Help us reach everyone more quickly

In the second of a series of insights from frontline staff this winter, an Advanced Paramedic from the North West Ambulance Service gives an insight into managing 999 calls at this time of year:

As an advanced paramedic, my job falls into two main parts.

First, I respond to the more serious incidents, such as major trauma – for example major road accidents, falls from a height, serious burns and so on – as well as cardiac arrests to provide clinical support and leadership. I carry some additional equipment and medications to support these challenging incidents.

My other role, which I am doing today, involves working in our Emergency Operations Centre (EOC), where emergency calls are received and ambulances are dispatched.

It’s 11am and across our Trust area we have over 100 waiting emergency incidents. These are incidents to which we currently have no ambulance to send. This may sound unbelievable, but this is not unusual at this time of the year.

Like every ambulance service, we prioritise received calls so that the most serious emergencies get an ambulance as soon as possible. This means that some people with less serious conditions have a longer wait than we would like.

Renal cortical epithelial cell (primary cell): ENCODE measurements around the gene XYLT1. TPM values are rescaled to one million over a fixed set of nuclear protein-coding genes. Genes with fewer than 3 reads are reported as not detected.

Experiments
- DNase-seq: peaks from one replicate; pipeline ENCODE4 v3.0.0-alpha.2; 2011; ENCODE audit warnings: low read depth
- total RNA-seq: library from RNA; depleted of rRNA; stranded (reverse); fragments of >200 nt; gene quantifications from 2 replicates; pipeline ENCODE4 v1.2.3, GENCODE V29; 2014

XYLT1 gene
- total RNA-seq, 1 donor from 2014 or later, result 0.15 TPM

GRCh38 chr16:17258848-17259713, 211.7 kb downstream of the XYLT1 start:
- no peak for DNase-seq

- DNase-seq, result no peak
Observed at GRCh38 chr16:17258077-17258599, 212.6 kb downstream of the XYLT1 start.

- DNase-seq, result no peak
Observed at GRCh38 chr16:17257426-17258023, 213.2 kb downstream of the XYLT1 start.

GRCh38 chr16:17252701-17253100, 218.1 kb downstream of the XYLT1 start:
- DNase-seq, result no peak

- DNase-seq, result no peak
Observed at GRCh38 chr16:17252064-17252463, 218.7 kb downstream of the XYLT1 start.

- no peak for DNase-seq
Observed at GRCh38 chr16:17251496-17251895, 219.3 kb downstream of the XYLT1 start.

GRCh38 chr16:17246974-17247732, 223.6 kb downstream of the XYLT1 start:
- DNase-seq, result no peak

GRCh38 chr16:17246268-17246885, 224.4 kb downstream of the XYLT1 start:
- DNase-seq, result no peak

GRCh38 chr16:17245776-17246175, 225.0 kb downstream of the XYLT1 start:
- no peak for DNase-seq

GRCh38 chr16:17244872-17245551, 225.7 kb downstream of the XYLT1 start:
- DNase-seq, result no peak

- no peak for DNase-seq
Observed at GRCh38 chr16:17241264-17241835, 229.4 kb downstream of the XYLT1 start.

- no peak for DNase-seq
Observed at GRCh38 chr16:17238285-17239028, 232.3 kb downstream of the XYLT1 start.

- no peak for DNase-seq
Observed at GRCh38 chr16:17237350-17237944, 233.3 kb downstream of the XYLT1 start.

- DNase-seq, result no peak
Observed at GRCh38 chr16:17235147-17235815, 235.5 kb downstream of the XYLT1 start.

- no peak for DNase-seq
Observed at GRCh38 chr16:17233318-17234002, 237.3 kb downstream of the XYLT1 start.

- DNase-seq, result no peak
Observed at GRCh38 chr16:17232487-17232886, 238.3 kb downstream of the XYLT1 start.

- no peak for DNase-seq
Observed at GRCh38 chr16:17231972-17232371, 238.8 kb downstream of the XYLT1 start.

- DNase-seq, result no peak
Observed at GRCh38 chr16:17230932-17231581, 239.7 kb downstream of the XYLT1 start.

I am constantly scanning the waiting “stack” to see if there are any emergency incidents that need upgrading. At the moment, we have a patient in labour, another with chest pains and a child fallen off a climbing frame, all of whom are waiting for a vehicle to be assigned.

Suddenly, a Category 1 call comes in – our highest priority call. A child has choked and can’t breathe. An ambulance responding to another incident is immediately diverted, along with one of my advanced paramedic colleagues.

This delicate juggling act of matching our resources to the increasing demand on the ambulance service is occurring daily in ambulance control rooms across the country. Unfortunately, sometimes the 999 system is used for inappropriate reasons and we receive many calls to the ambulance service who could use alternative options, such as the NHS 111 phone number or recently-launched online tool.

Whilst toothaches, colds and coughs are unpleasant, a well-stocked medicine cabinet can help relieve the worst symptoms. Keeping the 999 system free for the most serious of calls helps us reach everyone more quickly.

Dave Blowers

Dave Blowers is an advanced paramedic with North West Ambulance Service, covering West Cheshire and the Wirral. He started his paramedic training with London Ambulance Service and the University of Hertfordshire in 2000. He currently lives with his partner and two cats in Chester.

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